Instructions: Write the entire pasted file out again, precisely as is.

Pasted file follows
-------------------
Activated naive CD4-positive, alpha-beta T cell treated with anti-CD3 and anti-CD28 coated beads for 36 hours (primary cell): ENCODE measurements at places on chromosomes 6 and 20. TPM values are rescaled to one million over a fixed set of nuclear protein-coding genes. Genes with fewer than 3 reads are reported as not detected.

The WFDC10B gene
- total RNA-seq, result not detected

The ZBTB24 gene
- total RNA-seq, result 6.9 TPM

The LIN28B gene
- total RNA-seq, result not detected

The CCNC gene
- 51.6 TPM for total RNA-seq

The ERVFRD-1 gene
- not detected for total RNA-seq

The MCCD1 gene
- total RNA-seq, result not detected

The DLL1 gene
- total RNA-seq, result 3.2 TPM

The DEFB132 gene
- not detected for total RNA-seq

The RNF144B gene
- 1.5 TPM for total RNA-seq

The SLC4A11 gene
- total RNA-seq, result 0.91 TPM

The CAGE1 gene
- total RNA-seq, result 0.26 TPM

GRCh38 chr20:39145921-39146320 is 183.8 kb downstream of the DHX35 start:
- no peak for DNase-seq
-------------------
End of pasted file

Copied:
Activated naive CD4-positive, alpha-beta T cell treated with anti-CD3 and anti-CD28 coated beads for 36 hours (primary cell): ENCODE measurements at places on chromosomes 6 and 20. TPM values are rescaled to one million over a fixed set of nuclear protein-coding genes. Genes with fewer than 3 reads are reported as not detected.

The WFDC10B gene
- total RNA-seq, result not detected

The ZBTB24 gene
- total RNA-seq, result 6.9 TPM

The LIN28B gene
- total RNA-seq, result not detected

The CCNC gene
- 51.6 TPM for total RNA-seq

The ERVFRD-1 gene
- not detected for total RNA-seq

The MCCD1 gene
- total RNA-seq, result not detected

The DLL1 gene
- total RNA-seq, result 3.2 TPM

The DEFB132 gene
- not detected for total RNA-seq

The RNF144B gene
- 1.5 TPM for total RNA-seq

The SLC4A11 gene
- total RNA-seq, result 0.91 TPM

The CAGE1 gene
- total RNA-seq, result 0.26 TPM

GRCh38 chr20:39145921-39146320 is 183.8 kb downstream of the DHX35 start:
- no peak for DNase-seq